[Pong] has joined an elite club of people who have designed and built their own computer – including a CPU created from discrete 7400 series logic. His computer is the Almost Simple As Possible Computer 3 (ASAP-3). ASAP-3 is not a completely new design. The architecture is based upon the SAP series of computers from Albert Malvino’s book, Digital Computer Electronics. [Pong] looked at quite a few of the “modern retro” computers such as Magic-1, Big Mess o’ Wires 1, and the Duo. These computers were beyond his skill levels back then, so he began to build his own system. His primary design goal was to be able to run a 4 function calculator program.
One thing that can’t be stressed enough is the fact that [Pong] made his design work much easier by using lots of simulation. His tool of choice was Proteus Design Suite. While simulation can’t solve every problem, it can often help in verifying that a given design is sound. The ASAP-3’s instruction set is microcode, based upon the 8085 series instruction set. The microcode itself is stored on Flash ROMS. Using microcode makes ASAP-3 very flexible. Don’t have a machine instruction you need? No problem – just write one up. When all was said and done, [Pong] had over 100 instructions spread over 3 Flash ROM chips.
The hardware was only half the battle – [Pong] found writing the software just as challenging. He wrote all the software by hand in his own machine code. This is where the simulation mentioned above really saved him some time. Even with simulation he still ran into some problems. The ASAP-1 is limited to a clock speed of around 500kHz. Above that, glitches from the ROM chips start triggering the asynchronous inputs in some of the registers. [Pong] doesn’t have a logic analyzer on hand, so he wasn’t able to track this one down further. He also found a (update simulation only) issue with the carry bit on the 74LS181 bit slice ALU. In certain circumstances the carry bit would not propagate correctly. [Pong] corrected this by using a ROM as a look up table replacement for certain ‘181 functions. Even with these limitations, this is still a great hack!
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Let’s start off with some lock picking. Can you be prosecuted if it was your bird that broke into something? Here’s video of a Cockatoo breaking into a puzzle box as part of an Oxford University study. [Thanks Ferdinand via Endandit]
[Augybendogy] needed a vacuum pump. He headed off to his local TechShop and machined a fitting for his air compressor. It uses the Venturi Effect to generate a vacuum.
Build your own Arduino cluster using this shield designed by [Bertus Kruger]. Each shield has its own ATmega328. Many can be stacked on top of an Arduino board, using I2C for communications.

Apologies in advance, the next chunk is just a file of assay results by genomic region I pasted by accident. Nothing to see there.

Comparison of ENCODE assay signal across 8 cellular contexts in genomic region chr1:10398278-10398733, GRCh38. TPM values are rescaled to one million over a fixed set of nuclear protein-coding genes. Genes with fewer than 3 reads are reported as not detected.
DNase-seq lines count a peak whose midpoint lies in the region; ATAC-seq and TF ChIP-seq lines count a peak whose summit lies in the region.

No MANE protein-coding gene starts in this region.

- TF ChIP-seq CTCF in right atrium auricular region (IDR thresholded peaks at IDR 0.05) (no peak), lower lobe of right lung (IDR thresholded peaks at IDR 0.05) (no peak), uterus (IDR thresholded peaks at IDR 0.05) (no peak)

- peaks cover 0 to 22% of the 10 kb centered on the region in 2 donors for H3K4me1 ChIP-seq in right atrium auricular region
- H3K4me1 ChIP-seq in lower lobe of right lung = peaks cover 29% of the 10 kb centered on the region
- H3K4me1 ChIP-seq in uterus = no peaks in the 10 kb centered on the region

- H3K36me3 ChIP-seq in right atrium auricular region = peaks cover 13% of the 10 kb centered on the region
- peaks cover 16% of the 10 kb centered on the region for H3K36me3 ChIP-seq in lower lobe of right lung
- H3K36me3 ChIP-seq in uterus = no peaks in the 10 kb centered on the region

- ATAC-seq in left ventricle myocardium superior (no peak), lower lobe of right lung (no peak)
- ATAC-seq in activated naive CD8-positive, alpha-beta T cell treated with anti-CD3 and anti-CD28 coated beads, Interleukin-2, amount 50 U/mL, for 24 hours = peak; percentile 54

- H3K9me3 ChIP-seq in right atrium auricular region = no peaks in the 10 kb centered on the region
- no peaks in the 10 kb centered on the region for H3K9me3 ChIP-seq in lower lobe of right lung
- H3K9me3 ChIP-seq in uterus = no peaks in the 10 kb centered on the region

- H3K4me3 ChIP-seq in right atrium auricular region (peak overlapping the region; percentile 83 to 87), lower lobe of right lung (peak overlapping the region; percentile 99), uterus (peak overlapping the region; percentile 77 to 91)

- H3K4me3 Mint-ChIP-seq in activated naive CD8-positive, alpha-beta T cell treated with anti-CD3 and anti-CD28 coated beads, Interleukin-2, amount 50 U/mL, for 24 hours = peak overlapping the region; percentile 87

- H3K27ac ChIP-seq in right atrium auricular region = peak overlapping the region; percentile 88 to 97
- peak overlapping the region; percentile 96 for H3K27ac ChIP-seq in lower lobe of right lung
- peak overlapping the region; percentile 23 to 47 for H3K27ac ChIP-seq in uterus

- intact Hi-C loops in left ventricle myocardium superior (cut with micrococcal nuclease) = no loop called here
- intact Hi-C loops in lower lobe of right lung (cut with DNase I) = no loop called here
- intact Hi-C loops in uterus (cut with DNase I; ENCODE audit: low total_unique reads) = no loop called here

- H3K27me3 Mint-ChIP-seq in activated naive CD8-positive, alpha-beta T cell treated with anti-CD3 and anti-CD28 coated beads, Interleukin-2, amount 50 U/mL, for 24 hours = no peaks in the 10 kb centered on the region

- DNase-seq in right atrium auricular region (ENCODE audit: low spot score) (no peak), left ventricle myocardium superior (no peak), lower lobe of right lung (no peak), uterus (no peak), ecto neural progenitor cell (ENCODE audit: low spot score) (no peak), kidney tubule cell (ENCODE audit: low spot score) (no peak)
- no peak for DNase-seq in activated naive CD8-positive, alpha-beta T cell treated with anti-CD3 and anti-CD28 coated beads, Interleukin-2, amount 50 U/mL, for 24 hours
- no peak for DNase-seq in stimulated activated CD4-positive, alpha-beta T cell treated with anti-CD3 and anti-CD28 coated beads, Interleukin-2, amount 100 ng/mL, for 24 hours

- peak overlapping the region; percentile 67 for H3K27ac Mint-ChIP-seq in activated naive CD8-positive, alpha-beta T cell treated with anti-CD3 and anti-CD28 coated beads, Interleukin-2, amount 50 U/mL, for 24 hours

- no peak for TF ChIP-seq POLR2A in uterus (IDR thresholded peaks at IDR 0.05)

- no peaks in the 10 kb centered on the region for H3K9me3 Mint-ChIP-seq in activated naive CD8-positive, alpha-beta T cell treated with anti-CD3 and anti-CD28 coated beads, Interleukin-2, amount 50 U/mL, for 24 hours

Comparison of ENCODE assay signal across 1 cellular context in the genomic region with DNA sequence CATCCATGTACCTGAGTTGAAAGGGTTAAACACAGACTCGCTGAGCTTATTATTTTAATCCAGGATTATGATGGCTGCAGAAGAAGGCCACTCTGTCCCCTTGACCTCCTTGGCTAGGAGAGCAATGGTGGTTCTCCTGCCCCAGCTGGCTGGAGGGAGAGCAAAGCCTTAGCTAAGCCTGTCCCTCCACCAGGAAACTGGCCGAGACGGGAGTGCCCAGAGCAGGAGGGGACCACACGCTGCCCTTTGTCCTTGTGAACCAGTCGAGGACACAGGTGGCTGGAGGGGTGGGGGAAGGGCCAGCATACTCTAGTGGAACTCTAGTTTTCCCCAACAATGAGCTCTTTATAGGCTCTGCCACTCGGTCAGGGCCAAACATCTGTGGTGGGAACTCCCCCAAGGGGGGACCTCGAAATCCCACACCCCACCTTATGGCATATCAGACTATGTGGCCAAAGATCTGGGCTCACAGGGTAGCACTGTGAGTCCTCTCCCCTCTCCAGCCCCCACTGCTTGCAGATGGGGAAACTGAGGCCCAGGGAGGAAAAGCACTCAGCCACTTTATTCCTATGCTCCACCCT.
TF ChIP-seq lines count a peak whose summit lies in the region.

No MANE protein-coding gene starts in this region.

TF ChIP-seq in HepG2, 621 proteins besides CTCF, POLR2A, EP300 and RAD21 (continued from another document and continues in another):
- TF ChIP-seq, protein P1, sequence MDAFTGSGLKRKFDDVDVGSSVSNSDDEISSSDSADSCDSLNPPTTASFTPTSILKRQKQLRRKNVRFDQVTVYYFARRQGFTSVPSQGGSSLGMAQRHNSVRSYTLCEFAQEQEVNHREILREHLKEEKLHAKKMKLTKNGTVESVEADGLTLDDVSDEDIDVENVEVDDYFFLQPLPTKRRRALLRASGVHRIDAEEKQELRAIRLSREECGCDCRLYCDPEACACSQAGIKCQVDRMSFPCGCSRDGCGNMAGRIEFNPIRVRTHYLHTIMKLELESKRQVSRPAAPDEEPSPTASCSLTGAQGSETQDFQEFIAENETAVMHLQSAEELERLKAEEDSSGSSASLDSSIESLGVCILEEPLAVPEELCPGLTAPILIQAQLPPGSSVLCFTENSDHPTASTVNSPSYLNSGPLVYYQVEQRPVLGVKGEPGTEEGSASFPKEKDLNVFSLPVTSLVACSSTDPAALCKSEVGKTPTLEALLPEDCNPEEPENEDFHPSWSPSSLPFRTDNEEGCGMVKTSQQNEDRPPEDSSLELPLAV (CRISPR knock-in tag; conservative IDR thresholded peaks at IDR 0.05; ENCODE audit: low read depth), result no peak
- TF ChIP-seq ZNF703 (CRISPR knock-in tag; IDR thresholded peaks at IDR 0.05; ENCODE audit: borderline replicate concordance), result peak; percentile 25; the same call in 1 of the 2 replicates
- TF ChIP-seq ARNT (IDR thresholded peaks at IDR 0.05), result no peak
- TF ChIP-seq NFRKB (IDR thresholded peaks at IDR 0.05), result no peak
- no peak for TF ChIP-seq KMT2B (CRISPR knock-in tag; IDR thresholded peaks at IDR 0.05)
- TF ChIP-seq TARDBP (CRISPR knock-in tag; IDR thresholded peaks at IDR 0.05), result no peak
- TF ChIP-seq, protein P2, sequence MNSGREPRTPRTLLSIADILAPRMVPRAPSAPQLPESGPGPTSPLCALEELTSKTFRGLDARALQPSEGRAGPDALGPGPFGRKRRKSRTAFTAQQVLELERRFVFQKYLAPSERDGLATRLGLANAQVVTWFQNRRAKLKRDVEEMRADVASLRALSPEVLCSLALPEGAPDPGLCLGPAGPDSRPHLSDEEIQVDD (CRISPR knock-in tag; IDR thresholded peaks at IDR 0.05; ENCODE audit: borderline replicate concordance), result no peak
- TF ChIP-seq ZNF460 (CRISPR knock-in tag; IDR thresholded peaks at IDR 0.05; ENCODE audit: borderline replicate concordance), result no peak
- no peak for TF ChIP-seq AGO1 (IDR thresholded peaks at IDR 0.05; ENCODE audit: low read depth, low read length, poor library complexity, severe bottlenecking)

[Bunnie Huang] has been publishing articles a few articles on Medium called “Exit Reviews”. As a treasured piece of personal electronics is retired he pulls it apart to see what kind of abuse it stood up to over its life. We found his recent article on his Galaxy S II quite interesting. There’s chips in the glass, scuffs on the bezel, cracks on the case, and pervasive gunk on the internals.
We’d love to see how this this paper airplane folder and launcher is put together. If you know of a post that shares more details please let us know.
Squeezing the most out of a tiny microcontroller was a challenge. But [Jacques] reports that he managed to get a PIC 10F322 to play a game of Pong (translated). It even generates an NTSC composite video signal! Watch the demo video here.
[Schuyler Sowa] has been hard at work on his own version of LED strip Pong. We’d say his work has really paid off. The game is robust and full of features.
Unlike the original Pong video game LED pong only has one axis on which the ball travels. The ball will bounce back if the button at the end of the strip is pressed when either of the last two LED pixels are illuminated. To add in a difficulty adjustment [Schuyler] included a poteniometer which alters the speed.
The game board is one meter of LED strip with individually addressable pixels. It cost a whopping $28 and was the second kind he tried after having trouble with the WS2801 based version (which often come as strings of lights). An Arduino board controls the game, with a shield made from protoboard to connect the components. In addition to the two user buttons — which were hacked out of a computer keyboard — you’ll notice a pair of seven segment displays acting as a scoreboard and an HD44780 character LCD rounding out the user interface.